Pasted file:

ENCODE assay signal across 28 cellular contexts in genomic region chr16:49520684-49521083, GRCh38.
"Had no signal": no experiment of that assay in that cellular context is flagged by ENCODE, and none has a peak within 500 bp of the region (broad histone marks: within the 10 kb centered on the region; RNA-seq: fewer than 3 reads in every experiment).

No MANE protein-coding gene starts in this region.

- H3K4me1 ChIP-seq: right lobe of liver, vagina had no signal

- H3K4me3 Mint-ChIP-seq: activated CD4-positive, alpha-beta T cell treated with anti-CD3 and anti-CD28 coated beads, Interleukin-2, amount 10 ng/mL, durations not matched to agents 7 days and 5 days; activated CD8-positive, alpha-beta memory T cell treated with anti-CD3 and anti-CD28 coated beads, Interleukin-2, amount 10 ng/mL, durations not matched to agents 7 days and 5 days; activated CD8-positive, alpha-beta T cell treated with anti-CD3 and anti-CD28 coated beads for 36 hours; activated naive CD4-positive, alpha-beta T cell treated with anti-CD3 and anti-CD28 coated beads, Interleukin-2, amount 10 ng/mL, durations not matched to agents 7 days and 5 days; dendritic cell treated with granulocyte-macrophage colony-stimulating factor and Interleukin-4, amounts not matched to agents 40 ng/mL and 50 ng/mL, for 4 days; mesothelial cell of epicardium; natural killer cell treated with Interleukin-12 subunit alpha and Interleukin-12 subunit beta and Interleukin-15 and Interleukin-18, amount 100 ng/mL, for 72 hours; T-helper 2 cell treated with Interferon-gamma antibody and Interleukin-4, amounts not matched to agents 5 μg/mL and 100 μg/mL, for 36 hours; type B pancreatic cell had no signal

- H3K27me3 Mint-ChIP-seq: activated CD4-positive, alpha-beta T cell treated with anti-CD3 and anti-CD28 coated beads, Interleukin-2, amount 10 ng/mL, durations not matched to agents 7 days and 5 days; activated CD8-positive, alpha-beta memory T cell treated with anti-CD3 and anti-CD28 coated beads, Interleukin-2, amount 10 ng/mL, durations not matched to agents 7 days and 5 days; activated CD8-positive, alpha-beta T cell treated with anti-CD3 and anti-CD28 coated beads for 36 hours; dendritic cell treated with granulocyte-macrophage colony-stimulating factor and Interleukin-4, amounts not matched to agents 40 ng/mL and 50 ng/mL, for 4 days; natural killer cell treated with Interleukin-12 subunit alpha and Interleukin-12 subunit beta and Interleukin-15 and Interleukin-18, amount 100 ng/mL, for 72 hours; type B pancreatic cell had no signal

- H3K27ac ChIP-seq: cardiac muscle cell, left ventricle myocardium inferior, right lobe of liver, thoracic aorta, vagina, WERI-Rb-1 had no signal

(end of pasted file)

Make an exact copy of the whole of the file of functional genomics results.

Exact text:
ENCODE assay signal across 28 cellular contexts in genomic region chr16:49520684-49521083, GRCh38.
"Had no signal": no experiment of that assay in that cellular context is flagged by ENCODE, and none has a peak within 500 bp of the region (broad histone marks: within the 10 kb centered on the region; RNA-seq: fewer than 3 reads in every experiment).

No MANE protein-coding gene starts in this region.

- H3K4me1 ChIP-seq: right lobe of liver, vagina had no signal

- H3K4me3 Mint-ChIP-seq: activated CD4-positive, alpha-beta T cell treated with anti-CD3 and anti-CD28 coated beads, Interleukin-2, amount 10 ng/mL, durations not matched to agents 7 days and 5 days; activated CD8-positive, alpha-beta memory T cell treated with anti-CD3 and anti-CD28 coated beads, Interleukin-2, amount 10 ng/mL, durations not matched to agents 7 days and 5 days; activated CD8-positive, alpha-beta T cell treated with anti-CD3 and anti-CD28 coated beads for 36 hours; activated naive CD4-positive, alpha-beta T cell treated with anti-CD3 and anti-CD28 coated beads, Interleukin-2, amount 10 ng/mL, durations not matched to agents 7 days and 5 days; dendritic cell treated with granulocyte-macrophage colony-stimulating factor and Interleukin-4, amounts not matched to agents 40 ng/mL and 50 ng/mL, for 4 days; mesothelial cell of epicardium; natural killer cell treated with Interleukin-12 subunit alpha and Interleukin-12 subunit beta and Interleukin-15 and Interleukin-18, amount 100 ng/mL, for 72 hours; T-helper 2 cell treated with Interferon-gamma antibody and Interleukin-4, amounts not matched to agents 5 μg/mL and 100 μg/mL, for 36 hours; type B pancreatic cell had no signal

- H3K27me3 Mint-ChIP-seq: activated CD4-positive, alpha-beta T cell treated with anti-CD3 and anti-CD28 coated beads, Interleukin-2, amount 10 ng/mL, durations not matched to agents 7 days and 5 days; activated CD8-positive, alpha-beta memory T cell treated with anti-CD3 and anti-CD28 coated beads, Interleukin-2, amount 10 ng/mL, durations not matched to agents 7 days and 5 days; activated CD8-positive, alpha-beta T cell treated with anti-CD3 and anti-CD28 coated beads for 36 hours; dendritic cell treated with granulocyte-macrophage colony-stimulating factor and Interleukin-4, amounts not matched to agents 40 ng/mL and 50 ng/mL, for 4 days; natural killer cell treated with Interleukin-12 subunit alpha and Interleukin-12 subunit beta and Interleukin-15 and Interleukin-18, amount 100 ng/mL, for 72 hours; type B pancreatic cell had no signal

- H3K27ac ChIP-seq: cardiac muscle cell, left ventricle myocardium inferior, right lobe of liver, thoracic aorta, vagina, WERI-Rb-1 had no signal